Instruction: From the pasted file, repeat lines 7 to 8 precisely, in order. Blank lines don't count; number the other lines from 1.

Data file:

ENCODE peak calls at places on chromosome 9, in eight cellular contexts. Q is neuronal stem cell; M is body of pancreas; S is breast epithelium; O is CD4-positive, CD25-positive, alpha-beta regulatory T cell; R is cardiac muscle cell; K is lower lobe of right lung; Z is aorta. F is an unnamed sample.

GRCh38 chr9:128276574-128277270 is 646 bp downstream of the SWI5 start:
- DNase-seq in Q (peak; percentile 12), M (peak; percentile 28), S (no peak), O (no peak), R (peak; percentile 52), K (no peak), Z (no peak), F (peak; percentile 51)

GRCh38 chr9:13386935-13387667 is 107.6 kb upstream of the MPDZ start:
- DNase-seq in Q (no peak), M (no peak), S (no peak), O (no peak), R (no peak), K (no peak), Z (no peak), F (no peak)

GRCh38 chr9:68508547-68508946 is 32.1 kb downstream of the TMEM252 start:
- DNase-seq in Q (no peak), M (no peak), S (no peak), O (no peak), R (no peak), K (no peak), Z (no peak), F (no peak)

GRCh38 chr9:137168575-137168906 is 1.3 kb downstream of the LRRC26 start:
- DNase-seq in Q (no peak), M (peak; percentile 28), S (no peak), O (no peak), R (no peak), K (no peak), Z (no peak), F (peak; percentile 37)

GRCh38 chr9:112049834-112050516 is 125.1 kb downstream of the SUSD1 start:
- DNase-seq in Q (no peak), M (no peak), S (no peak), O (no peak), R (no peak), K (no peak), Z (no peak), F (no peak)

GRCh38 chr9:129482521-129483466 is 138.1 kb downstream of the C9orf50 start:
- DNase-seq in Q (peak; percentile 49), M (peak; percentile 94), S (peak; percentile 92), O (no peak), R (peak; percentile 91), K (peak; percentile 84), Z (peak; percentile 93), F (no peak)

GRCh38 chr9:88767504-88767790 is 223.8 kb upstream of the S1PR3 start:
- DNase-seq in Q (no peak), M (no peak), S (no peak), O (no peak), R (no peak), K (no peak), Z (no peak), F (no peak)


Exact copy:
- DNase-seq in Q (no peak), M (no peak), S (no peak), O (no peak), R (no peak), K (no peak), Z (no peak), F (no peak)

GRCh38 chr9:137168575-137168906 is 1.3 kb downstream of the LRRC26 start: